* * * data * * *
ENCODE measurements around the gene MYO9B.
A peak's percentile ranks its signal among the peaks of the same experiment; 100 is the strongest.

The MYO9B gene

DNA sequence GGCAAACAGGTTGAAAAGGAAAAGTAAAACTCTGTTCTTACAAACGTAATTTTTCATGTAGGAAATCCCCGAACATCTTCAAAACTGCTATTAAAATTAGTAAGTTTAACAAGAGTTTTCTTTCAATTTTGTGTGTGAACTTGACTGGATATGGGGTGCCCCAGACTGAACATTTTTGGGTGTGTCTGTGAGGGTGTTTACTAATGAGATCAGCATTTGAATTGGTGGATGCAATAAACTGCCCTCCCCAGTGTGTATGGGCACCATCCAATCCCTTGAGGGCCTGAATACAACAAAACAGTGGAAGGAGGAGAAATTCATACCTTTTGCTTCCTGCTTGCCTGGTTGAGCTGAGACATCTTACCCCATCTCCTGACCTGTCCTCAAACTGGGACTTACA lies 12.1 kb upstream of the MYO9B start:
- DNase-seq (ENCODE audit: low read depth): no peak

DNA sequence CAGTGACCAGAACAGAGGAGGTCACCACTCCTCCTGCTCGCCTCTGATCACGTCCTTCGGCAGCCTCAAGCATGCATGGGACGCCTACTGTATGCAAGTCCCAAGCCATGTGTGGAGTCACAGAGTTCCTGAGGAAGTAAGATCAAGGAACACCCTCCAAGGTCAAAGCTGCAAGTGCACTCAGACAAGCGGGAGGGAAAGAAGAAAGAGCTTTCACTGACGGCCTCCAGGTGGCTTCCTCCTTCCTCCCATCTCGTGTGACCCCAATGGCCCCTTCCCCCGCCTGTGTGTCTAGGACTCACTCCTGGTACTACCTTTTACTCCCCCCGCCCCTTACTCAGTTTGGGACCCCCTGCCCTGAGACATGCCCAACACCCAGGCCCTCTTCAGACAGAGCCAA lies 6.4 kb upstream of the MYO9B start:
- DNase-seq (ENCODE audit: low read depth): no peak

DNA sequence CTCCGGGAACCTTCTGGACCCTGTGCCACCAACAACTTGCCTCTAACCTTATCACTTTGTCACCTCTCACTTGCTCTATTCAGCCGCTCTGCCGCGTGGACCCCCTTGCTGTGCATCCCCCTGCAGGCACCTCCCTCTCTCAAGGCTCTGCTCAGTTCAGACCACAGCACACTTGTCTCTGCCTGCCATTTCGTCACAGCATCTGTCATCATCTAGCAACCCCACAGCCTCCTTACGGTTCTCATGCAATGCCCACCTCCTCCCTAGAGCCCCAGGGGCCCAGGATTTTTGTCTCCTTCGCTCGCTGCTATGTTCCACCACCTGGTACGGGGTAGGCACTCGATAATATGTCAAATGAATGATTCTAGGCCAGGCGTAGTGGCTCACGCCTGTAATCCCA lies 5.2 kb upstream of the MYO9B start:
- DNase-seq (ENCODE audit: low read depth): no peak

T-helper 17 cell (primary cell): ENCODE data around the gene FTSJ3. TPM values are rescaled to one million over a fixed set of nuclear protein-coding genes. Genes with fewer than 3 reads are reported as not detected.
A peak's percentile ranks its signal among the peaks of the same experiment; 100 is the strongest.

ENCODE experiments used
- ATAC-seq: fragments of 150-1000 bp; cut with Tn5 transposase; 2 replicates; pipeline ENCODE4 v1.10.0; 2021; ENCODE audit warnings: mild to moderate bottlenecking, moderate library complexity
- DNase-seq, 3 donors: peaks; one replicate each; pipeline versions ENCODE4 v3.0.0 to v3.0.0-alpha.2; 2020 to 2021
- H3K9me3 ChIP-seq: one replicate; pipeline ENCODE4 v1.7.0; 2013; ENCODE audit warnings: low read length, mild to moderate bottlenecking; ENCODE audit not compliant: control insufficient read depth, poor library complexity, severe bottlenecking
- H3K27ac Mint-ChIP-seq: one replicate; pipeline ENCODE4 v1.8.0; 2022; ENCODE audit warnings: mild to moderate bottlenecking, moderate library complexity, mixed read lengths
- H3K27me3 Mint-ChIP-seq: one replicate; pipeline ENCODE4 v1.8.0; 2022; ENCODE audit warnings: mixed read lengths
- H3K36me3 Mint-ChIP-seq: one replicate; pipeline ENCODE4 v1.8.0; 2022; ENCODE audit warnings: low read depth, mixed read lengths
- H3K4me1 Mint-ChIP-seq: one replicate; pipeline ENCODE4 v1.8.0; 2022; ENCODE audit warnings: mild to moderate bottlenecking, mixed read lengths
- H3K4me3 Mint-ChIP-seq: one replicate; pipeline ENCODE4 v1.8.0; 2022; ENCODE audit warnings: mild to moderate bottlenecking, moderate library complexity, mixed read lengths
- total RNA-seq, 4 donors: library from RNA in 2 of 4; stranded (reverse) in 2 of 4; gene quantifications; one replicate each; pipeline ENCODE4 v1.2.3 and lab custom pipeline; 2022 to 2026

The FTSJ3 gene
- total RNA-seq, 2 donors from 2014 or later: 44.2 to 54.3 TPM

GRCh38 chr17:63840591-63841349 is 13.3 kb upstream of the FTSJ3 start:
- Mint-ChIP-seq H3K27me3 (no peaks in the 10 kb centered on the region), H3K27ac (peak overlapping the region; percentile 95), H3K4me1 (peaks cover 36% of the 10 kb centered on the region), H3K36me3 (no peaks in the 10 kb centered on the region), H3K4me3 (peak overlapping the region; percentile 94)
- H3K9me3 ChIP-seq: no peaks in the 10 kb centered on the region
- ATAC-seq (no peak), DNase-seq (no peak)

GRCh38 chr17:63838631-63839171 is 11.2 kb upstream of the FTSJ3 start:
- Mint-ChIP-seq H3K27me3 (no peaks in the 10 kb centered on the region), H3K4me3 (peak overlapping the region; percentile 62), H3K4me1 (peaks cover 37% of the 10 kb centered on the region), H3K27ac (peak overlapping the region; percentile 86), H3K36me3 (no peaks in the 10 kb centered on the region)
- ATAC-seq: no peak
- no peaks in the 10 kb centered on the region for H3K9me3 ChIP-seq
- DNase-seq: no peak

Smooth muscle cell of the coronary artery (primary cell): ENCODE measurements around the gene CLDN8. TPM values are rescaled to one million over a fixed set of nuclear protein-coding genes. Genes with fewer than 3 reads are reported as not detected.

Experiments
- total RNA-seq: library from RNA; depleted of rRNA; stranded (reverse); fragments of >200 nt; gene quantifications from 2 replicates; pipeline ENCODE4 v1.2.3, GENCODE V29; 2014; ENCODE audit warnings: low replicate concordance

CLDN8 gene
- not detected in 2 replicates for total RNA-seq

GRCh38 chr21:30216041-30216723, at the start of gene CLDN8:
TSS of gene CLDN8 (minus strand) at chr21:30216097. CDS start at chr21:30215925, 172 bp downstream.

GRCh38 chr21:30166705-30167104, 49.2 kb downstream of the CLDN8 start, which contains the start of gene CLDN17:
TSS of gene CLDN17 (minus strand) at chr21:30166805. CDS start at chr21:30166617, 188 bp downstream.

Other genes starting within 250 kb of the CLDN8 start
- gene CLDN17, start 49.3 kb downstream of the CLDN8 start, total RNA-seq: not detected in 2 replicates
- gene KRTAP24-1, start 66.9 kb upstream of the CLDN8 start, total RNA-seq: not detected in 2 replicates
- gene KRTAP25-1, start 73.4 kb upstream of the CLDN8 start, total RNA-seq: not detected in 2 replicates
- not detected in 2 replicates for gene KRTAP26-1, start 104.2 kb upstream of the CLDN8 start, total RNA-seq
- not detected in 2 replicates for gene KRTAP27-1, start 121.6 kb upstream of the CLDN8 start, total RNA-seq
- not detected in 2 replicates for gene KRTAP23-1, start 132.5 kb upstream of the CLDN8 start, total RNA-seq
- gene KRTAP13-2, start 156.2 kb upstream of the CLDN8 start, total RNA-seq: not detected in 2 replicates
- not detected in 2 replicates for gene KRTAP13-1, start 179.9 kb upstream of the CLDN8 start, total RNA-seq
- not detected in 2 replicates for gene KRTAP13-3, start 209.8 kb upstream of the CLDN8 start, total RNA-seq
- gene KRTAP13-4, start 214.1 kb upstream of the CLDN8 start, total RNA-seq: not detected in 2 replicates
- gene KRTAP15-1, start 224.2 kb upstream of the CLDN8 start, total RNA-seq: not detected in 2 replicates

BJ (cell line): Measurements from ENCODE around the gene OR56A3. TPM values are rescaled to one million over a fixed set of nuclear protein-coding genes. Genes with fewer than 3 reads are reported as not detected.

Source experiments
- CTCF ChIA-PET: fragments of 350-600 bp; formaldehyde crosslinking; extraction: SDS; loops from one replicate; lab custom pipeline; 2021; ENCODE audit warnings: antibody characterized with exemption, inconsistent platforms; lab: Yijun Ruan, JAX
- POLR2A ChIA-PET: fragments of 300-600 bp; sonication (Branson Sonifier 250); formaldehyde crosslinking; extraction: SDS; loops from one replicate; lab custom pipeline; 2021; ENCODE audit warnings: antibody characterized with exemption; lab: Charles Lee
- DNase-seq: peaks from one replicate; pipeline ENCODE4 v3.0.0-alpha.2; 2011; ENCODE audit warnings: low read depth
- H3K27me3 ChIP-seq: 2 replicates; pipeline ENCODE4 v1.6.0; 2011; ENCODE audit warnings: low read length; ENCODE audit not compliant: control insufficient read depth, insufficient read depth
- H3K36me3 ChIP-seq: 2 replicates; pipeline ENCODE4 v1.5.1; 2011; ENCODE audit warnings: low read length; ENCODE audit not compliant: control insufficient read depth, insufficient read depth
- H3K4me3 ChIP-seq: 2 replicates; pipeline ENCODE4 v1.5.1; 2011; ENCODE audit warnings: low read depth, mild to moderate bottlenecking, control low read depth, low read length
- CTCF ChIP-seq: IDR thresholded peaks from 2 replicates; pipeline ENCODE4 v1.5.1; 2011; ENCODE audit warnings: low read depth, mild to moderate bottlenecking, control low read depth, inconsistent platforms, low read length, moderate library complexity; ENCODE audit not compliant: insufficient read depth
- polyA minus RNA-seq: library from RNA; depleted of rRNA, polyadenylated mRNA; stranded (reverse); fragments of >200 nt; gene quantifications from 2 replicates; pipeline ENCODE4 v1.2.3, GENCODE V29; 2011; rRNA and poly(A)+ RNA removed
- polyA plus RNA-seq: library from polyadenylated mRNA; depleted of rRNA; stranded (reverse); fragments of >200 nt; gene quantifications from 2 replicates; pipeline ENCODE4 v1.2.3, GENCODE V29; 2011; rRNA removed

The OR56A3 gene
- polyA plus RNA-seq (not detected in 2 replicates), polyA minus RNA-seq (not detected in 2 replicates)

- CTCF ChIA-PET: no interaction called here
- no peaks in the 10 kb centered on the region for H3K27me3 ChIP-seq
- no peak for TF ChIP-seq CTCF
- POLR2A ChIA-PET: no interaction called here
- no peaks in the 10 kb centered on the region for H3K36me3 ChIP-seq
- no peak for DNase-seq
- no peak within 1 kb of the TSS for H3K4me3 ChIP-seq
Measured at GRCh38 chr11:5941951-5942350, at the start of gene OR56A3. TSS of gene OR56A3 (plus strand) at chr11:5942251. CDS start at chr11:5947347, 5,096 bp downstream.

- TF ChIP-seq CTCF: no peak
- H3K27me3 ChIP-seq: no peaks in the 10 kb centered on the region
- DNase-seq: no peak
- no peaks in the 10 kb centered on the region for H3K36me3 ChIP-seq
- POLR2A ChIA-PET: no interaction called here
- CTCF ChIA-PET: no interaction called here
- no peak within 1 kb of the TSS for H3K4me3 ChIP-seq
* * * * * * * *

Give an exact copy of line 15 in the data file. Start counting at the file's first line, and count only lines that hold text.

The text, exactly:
- H3K9me3 ChIP-seq: one replicate; pipeline ENCODE4 v1.7.0; 2013; ENCODE audit warnings: low read length, mild to moderate bottlenecking; ENCODE audit not compliant: control insufficient read depth, poor library complexity, severe bottlenecking